Since 2007, the Environmental Protection Agency (EPA) has been ramping up the renewal fuel standards program in an effort to reduce greenhouse gas emissions while expanding the nation’s reliance on renewable fuels.

While the efforts to reduce dependence on foreign energy while reducing emissions have been particularly well-intention, the increased levels of corn-ethanol in fuel at the pumps has created a few problems, particularly for boat owners.

Since the incorporation of a 10 percent ethanol mix (E10) over the past decade, the alcohol used as a fuel additive has caused numerous engine problems and damage, particularly in the marine outboard environment in terms of phase separation in the gas.

While use of additives like STA-BIL, Starbrite, Fuel Ox and Star Tron during the summer and at winter layup has helped reduce many engine, hose and tank problems, boating groups like the National Marine Manufacturers Association (NMMA) are concerned about the EPA’s plans to increase the ethanol blend to 15 percent (E15).

The boating industry says anything above E10 can pose serious problems, including performance issues such as stalling, corrosion leading to oil or fuel leaks, increased emissions and damaged valves, rubber fuel lines and gaskets.

“It has been proven that E15 and higher blends destroy marine engines, void warranties and leave boaters stranded on the water. With the EPA forcing more E15 onto the market, the government is jeopardizing the boating industry and endangering the boating public,” NMMA said in a letter sent to members of Congress in 2016. “Considering that 97 percent of boats are fueled up at gas stations, the likelihood of accidental misfueling is high.”

EPA is now accepting public comment to their proposed rule regarding renewable fuel levels for 2018; under their proposal for next year, the availability of ethanol free and E10 gasoline continues to be in jeopardy, while the presence of E15 will continue to grow, jeopardizing boats and boat engines across the country. While the federal agency has approved partial waivers for older model cars also facing serious mechanical problems from E15, nothing has been done to address the problem with boat engines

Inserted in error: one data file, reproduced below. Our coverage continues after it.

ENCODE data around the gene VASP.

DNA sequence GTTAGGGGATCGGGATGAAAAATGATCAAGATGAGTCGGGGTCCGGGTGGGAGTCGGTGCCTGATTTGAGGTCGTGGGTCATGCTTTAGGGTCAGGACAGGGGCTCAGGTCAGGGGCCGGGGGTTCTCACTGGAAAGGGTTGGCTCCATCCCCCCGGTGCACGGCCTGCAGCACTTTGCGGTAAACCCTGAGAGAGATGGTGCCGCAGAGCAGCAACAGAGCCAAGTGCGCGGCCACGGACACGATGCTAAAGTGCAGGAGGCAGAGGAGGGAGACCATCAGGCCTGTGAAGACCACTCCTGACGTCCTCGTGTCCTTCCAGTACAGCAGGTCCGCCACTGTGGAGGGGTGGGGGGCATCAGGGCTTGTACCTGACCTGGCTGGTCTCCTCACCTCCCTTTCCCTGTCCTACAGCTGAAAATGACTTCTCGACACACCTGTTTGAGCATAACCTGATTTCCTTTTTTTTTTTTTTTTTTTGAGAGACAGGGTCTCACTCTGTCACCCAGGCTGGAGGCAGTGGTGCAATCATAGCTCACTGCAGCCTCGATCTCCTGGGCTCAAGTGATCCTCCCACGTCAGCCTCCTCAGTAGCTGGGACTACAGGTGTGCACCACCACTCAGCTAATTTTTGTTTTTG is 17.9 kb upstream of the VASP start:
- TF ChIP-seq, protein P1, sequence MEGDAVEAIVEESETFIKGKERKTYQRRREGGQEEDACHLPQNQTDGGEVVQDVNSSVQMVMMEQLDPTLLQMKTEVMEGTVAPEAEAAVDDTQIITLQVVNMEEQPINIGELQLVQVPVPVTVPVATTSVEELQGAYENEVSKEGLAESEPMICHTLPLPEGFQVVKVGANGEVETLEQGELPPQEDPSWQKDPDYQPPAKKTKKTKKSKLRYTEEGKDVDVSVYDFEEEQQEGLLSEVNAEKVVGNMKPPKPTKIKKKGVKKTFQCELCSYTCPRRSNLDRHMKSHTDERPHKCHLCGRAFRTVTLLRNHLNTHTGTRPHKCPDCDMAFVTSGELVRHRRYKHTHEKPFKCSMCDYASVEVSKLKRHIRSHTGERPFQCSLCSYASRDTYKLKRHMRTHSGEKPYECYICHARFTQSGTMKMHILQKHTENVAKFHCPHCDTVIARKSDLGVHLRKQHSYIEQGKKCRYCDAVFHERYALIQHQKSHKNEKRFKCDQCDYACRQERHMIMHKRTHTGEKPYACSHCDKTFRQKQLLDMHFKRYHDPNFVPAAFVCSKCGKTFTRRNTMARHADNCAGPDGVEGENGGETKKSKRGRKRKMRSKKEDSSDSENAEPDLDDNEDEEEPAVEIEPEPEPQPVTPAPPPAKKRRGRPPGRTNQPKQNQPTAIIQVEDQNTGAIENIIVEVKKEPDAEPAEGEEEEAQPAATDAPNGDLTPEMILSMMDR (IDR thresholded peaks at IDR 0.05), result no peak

Boating United, a coalition of recreational boating and fishing organizations that includes NMMA, the Recreational Fishing Alliance, Center for Sportfishing Policy and others, has been managing an online campaign to inform policy makers in Washington on the critical need for boaters need to be able to fill their boat with the fuel of their choice.

“One of the greatest concerns facing the recreational boating industry today relates to the Renewable Fuel Standard, specifically the introduction of E15 into the marketplace,” the letter states, continuing by adding “The potential for consumers to use fuel with a percentage of ethanol above 10 percent in boat engines is detrimental to the U.S. recreational boating industry, an important economic driver for large parts of the country.”

“There are serious and well-documented human safety, environmental, and technology concerns associated with ethanol blends over 10 percent in recreational boat fuel tanks and engines,” it continues.

The EPA is accepting comments through August 31, 2017, and while online petitions rarely get traction in terms of legislation, the Boating United coalition hopes to generate enough feedback from the boating public to get the Trump administration to understand the gravity of the situation for over 100 million Americans; in fact a just released 2016 Recreational Boating Participation Study reveals that an estimated 142 million Americans went boating in 2016, roughly 36 percent of households in the United States.

“Boaters can’t assume that every fuel sold at gas stations will work in marine engines,” said BoatUS President Margaret Podlich. “Boats can only run on 10 percent or less ethanol content (E10) fuel-and we know many boaters prefer to use ethanol-free (E0) when possible. Unfortunately, as a result of the federal ethanol fuel mandates (RFS), boaters may face a much harder time this summer finding the E0 fuel they want. And with more E15 forced into the fuel supply by the RFS, the threat of accidental misfueling-especially at gas stations with blender pumps-is growing.”

An estimated 95 percent of boats are filled at retail gas stations, but a 2016 Harris Poll commissioned by the Outdoor Power Equipment Institute found a startling 60 percent of consumers believe any gas sold at retail stations is suitable for all engines and products. Further, only 36 percent know E15 is harmful to some engines-with just five percent aware that its use in those engines is also illegal.

Act now and ask EPA for continued access to ethanol free and E10 gasoline; you have until the end of this month to meet the latest public comment period deadline which addresses this proposed rule pm renewable fuel levels for 2018.

Now is your chance to let them know that boaters need access to ethanol free and E10 gasoline-and not more E15.

Sign the letter now at Boating United’s website.